Following just a few simple growing tips for hydrangea will produce healthy plants with fluffy colorful blooms year after year. Hydrangea are small deciduous shrubs or climbers that usually have thick clumps of pink or blue flowers. Many newer varieties now offer more brightly colored or white flowers. The most popular questions that come up about hydrangeas usually relate to the general care, color-changing properties of the blooms, and hydrangea pruning techniques.
General Hydrangea Care
Planting your hydrangeas in early spring or in the fall is ideal. If you plant them in the summer, they need a lot more water in the beginning to establish the root system. Most varieties thrive in full sun to part shade, as long as they are planted in moist, rich soil. Water deeply once a week, and maybe more, if the weather is particularly hot or dry. Hydrangea fertilization needs vary greatly, depending on your intended bloom color. Certain elements of the fertilizer affect the soil pH, which is a major determinant of bloom color in the pink/blue hydrangea varieties.
How to Adjust Hydrangea Color
Odd as it sounds, a particular hydrangea may produce pink, blue, or lavender blooms, depending on where it’s planted and how it’s fed. The presence of aluminum in the plant ultimately determines the color, and pH affects the uptake of aluminum. Alkaline soils, pH of 6.0 or more, are more likely to produce pink blooms, and more acidic soils, pH 4.5 to 5.5, produce blue flowers. Pink hydrangeas can be turned blue by applying aluminum sulfate to lower the pH level and add aluminum to the soil. Applying lime to raise the pH level will help blue hydrangeas turn pink. If your soil naturally produces very blue or very pink hydrangea flowers, you may need to grow your hydrangeas in containers or raised beds to achieve the desired color without battling nature. If you do attempt to change the color of your blooms by adding these minerals, dilute them well, and add sparingly. It is very easy to scorch your plants by adding too much. By the way, white hydrangeas are not affected by efforts to change bloom color.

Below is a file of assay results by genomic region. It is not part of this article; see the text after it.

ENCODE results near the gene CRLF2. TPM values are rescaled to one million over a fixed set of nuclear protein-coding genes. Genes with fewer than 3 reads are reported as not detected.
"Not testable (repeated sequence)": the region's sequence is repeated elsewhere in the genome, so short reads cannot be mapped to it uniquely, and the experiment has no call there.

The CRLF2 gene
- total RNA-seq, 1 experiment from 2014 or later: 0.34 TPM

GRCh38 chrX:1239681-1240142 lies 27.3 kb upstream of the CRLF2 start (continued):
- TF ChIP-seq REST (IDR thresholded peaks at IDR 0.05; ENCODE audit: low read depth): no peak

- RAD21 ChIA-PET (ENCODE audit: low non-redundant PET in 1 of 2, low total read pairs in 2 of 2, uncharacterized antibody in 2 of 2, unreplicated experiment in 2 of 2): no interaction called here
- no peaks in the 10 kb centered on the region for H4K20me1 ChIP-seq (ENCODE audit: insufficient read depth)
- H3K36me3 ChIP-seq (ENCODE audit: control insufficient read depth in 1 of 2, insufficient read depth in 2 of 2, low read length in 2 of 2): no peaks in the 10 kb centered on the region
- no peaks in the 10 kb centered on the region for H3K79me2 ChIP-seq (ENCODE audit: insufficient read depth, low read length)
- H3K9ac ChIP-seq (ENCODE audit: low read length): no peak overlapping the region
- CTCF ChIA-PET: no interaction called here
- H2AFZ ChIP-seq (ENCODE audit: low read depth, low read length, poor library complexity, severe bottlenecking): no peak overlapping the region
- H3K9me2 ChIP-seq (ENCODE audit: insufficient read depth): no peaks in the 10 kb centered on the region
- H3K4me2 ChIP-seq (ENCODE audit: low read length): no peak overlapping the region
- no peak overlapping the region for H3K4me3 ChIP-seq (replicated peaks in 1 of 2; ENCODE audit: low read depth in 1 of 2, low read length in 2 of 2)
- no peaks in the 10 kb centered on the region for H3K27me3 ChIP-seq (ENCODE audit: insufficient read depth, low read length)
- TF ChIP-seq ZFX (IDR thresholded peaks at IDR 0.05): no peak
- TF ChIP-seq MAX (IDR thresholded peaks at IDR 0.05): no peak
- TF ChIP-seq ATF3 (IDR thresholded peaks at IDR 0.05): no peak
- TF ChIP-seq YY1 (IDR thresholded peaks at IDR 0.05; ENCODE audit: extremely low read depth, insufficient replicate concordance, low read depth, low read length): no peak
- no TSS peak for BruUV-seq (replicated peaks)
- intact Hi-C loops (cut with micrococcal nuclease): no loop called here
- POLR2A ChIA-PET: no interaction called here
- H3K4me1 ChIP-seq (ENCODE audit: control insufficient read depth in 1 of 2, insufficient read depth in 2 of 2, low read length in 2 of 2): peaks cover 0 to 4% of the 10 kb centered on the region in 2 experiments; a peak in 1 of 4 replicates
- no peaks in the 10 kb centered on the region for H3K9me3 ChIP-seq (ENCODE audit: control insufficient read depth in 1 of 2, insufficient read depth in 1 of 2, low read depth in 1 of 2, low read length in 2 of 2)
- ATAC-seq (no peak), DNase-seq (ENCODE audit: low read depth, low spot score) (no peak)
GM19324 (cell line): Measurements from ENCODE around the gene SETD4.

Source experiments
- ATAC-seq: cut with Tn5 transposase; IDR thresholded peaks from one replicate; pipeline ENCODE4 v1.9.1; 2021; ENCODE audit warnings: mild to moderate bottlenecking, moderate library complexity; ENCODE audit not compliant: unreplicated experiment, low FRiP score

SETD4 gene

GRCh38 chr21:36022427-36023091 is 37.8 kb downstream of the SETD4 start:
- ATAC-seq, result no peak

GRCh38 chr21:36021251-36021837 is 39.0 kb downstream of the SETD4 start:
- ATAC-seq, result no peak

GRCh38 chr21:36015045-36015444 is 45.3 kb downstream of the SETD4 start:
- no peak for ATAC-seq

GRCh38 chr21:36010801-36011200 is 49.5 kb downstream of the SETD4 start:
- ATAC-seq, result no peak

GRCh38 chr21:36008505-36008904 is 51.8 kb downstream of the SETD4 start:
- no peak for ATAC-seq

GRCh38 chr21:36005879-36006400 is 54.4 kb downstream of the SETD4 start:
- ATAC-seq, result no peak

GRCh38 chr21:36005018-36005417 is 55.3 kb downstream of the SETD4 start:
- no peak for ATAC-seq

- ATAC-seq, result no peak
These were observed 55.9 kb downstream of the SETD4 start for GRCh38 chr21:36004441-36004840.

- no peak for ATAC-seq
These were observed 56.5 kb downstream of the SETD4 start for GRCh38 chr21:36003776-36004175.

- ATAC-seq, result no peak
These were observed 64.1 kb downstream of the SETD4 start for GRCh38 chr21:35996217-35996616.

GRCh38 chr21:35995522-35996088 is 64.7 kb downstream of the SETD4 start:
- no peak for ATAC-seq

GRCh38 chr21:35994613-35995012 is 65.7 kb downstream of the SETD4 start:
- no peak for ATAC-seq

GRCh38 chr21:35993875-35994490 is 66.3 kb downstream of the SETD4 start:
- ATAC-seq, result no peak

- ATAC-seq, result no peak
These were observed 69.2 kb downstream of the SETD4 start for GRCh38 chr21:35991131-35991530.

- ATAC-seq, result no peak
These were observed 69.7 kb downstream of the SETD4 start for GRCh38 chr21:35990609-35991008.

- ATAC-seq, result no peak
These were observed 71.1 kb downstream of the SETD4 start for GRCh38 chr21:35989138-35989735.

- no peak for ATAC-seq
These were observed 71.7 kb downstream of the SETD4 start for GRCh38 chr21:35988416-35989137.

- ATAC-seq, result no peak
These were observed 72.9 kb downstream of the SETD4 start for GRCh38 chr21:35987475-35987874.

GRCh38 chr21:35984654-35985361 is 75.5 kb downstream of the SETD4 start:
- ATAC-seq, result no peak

Some people never prune their hydrangeas, but this often leaves gangly plants with dead stalks hanging out all over. Most varieties of hydrangeas respond beautifully to well-timed pruning. It is always OK to remove dead or unhealthy stalks–this makes your plant look better and allows it to focus its energy on growing and flowering. Early spring is generally the best time for pruning–if your plant is out of control, it may be due for a severe pruning, allowing room for new, healthy growth.
Hydrangeas are beautiful, lush plants that add texture and color to gardens, and are excellent landscaping shrubs. With the proper care, they can improve the look of your property for years to come, becoming more beautiful each season. Enjoy the novelty of their color-changing properties or just appreciate the classic elegance and old homestead essence they bring to even the simplest garden designs.
Thomas Andrews is a garden writer for the Wayside Gardens
Source: Thomas Andrews